Here were some of my thoughts- when I was on the Camino- about what post-Camino life would look like:
I’m going to go on dates, all of the time! It won’t be nearly as scary or as awkward as I fear it will be! (How many times on the Camino did I have a coffee or a lunch or a drink or a dinner with a good looking European man? These guys just appeared out of nowhere, and it was such a confidence booster to know that I could socialize in this way. But now that I’m home? Where are all the good looking European men?? Why do I suddenly feel so awkward again??).
I’m going to be active, and do so much more! Join clubs and groups, go out to bars and restaurants, meet new people everyday! (The Camino makes you believe that, like dating, this could be possible and so easy. Because on the Camino, meeting new people everyday is easy. In real life, this takes effort. A lot of effort).
I’m going to write a book! (I knew this with certainty on my third day of walking. I still know this and believe this, but now that I’m here, needing to sit down and actually write, I’m faced with the obvious but very real truth: writing a book is hard, hard work).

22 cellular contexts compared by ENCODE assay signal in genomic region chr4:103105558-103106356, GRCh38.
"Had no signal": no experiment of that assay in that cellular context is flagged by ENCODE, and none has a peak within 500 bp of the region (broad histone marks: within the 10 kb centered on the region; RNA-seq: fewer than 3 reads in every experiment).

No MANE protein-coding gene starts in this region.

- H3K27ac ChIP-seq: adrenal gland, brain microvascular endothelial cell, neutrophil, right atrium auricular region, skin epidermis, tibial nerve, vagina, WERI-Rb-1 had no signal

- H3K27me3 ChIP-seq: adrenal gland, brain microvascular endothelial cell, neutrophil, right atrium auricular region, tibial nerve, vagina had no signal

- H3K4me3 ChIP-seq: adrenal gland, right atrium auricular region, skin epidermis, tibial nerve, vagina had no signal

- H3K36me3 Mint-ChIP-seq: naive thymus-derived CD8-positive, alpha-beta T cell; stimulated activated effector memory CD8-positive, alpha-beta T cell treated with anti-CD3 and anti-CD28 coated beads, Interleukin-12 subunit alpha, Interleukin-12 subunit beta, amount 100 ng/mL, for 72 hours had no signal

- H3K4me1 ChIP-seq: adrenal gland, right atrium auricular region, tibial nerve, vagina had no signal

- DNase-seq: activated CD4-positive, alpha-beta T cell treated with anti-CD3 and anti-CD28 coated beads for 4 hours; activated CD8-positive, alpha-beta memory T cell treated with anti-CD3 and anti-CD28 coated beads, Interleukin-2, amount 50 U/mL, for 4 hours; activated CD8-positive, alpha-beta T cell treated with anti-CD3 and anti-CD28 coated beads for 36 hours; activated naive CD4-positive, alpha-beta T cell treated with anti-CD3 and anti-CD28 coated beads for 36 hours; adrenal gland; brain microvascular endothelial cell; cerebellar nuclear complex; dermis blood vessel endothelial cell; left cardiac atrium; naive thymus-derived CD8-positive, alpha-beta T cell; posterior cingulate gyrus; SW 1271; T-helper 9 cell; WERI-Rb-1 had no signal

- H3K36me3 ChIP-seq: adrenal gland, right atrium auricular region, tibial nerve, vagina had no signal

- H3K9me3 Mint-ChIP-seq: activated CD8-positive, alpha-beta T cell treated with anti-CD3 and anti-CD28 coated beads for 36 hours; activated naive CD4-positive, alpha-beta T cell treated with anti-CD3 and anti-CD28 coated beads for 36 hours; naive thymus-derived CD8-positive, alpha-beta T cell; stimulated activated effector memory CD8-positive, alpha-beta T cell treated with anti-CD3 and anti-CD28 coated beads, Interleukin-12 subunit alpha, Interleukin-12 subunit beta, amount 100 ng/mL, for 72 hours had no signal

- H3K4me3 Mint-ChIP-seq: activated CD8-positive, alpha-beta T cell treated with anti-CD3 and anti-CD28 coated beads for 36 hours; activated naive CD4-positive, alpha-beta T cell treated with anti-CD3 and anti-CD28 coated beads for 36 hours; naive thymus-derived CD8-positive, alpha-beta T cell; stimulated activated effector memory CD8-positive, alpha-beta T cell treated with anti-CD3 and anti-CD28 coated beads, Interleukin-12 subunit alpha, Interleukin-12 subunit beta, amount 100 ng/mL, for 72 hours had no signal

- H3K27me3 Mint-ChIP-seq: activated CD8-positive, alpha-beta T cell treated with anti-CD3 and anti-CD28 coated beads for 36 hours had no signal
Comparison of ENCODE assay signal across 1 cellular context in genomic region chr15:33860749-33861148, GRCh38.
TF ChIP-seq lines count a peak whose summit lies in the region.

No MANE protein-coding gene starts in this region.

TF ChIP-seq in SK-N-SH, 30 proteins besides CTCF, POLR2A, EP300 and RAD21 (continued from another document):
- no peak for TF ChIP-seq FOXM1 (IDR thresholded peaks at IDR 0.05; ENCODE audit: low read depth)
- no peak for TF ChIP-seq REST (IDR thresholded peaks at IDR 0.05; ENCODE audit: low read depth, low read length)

So here’s the thing: I know that accomplishing anything- dating and falling in love, making new friends, writing a book- it takes a lot of hard work and dedication. The Camino, if you let it, teaches this to you better than anything: I walked 500 miles across a country this summer. It still feels incredible to write that. Is it true? I really walked 500 miles?
I did. Each day I had to put in the work and the effort. I knew that I couldn’t get it all done in a day, or a week. It required time, and work, and sweat, and tears, and pain. I think that maybe anything worth it in life requires these things. So this is what is filling my mind these days: how to sit down and take the first steps with the next big thing in my life. How to live in the moment and let go of the endless planning and the worry and just take a risk and go for it. How to put in the daily steps even though the ultimate destination is still very, very far away.
I did it on the Camino, and completing the Camino is proof- if I need it- that I can accomplish something big.
So, how do I adjust back to normal life after the Camino? I’m not sure yet. Some days are great and fun and I love my routines and my home and my community; I love watching the falling leaves and grabbing a drink at Starbucks and cooking in my old and quirky kitchen. But some days my mind is filled with what comes next. I feel like I’m back in St Jean Pied de Port, holding my newly purchased walking stick that doesn’t feel comfortable in my hand just yet; standing in the middle of the street in the town and looking out into the distance and wondering if I’m going to be able to complete this journey.
Here’s to first steps: scary and hard, but absolutely worth it.